Despite having paid jobs, 370 thousand households in the Netherlands were living below the poverty line in 2009. The main reasons are that people earn low wages or have very low or negative incomes from operating their own business.
Half of persons below poverty line on the payroll
In 2009, nearly 700 thousand 18 to 65-year-olds living in households had incomes below the poverty line. More than half ((370 thousand) of them had paid jobs in 2009. After a decrease in 2006 and 2007, the number currently far exceeds the 2005 level. Three in every ten working people in this category with risk of poverty were self-employed.
Employed people (18-64 yrs) below the low-income threshold, 2005-2009*
High interest charges part of the problem
Often, low wages and very low or negative incomes from operating one’s own business are the direct causes for living below the poverty line. Other reasons are negative income from personal capital, e.g. paid mortgage interest and interest on consumer credit. On average, 9 percent of all households of employed living on low incomes dropped below the poverty line as a result of high interest charges.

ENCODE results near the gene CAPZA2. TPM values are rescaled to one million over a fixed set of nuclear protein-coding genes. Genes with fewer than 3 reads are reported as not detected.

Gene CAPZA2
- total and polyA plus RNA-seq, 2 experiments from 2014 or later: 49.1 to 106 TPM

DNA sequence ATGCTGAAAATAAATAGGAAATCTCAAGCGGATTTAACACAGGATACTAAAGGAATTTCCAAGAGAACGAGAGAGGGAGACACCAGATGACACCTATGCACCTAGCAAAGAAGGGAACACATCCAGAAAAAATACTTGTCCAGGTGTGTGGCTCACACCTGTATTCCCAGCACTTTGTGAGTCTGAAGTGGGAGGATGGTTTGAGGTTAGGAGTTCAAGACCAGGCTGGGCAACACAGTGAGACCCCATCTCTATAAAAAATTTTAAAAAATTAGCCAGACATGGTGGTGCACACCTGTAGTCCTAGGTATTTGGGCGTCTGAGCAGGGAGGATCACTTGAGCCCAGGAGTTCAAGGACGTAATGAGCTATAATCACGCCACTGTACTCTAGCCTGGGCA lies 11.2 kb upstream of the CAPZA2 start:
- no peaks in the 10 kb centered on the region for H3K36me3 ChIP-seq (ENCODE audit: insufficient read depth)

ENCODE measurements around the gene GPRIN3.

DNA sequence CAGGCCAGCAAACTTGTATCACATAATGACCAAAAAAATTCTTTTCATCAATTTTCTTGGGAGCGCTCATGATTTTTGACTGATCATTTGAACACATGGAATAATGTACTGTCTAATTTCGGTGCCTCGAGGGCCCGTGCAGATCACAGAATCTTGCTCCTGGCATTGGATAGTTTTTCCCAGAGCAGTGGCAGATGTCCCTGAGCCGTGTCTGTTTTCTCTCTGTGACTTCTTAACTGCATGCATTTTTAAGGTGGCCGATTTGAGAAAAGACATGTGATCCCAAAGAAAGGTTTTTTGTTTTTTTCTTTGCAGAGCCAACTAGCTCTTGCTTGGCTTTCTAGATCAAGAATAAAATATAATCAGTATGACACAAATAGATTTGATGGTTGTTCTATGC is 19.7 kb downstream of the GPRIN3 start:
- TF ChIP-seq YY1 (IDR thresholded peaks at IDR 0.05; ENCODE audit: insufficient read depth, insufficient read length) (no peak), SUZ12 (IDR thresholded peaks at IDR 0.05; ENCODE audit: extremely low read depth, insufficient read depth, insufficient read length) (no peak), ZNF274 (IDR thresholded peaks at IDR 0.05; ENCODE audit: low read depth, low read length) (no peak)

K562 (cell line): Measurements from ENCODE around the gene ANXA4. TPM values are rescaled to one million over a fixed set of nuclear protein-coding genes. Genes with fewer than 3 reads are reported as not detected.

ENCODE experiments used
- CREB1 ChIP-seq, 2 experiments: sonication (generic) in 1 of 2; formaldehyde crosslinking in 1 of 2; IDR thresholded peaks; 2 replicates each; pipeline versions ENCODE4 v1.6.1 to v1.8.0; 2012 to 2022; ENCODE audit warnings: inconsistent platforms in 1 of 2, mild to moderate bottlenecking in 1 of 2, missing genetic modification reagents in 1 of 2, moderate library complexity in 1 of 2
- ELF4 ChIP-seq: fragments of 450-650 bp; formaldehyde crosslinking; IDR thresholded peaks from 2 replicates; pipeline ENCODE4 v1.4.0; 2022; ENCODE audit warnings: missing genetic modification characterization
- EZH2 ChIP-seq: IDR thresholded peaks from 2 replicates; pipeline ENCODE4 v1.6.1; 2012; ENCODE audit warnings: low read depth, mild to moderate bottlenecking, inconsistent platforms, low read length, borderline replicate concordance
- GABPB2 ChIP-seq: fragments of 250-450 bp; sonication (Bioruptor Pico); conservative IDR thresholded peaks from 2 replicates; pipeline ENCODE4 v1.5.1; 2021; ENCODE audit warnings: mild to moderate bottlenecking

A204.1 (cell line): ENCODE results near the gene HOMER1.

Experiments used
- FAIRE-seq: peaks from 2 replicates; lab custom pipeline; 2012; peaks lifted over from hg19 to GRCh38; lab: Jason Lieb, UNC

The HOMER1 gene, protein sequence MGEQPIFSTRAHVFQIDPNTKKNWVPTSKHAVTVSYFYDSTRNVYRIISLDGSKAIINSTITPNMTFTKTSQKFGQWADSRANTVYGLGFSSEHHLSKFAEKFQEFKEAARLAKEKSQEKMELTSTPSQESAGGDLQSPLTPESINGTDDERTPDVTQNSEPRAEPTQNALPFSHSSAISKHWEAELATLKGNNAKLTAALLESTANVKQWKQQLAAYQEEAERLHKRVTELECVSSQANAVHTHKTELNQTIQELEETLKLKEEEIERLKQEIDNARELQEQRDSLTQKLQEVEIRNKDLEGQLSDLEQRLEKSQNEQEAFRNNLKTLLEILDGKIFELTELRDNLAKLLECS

Highest risk for self-employed in sectors trade and hotels and restaurants
In the sectors trade and hotels and restaurants ((25 percent) and the sector agriculture and fisheries ((22 percent) of self-employed were living below the poverty line; considerably more than among self-employed with higher incomes (15 and 9 percent respectively). In financial and business services, but also in the construction sector and the sector health care and welfare, self-employed with a risk of dropping below the poverty line were in fact underrepresented.
Self-employed (18-64 yrs) by household income and economic sector, 2009*
Higher risk of poverty for temps and flex workers
People on incomes below the low-income threshold are more often working on temporary or flexible employment contracts. For example, 28 percent of workers with a risk of poverty were temps or flex workers versus 9 percent of workers with higher incomes.
Employees (18-64 yrs) by household income and type of employment contract, 2009*
Boukje Janssen and Wim Bos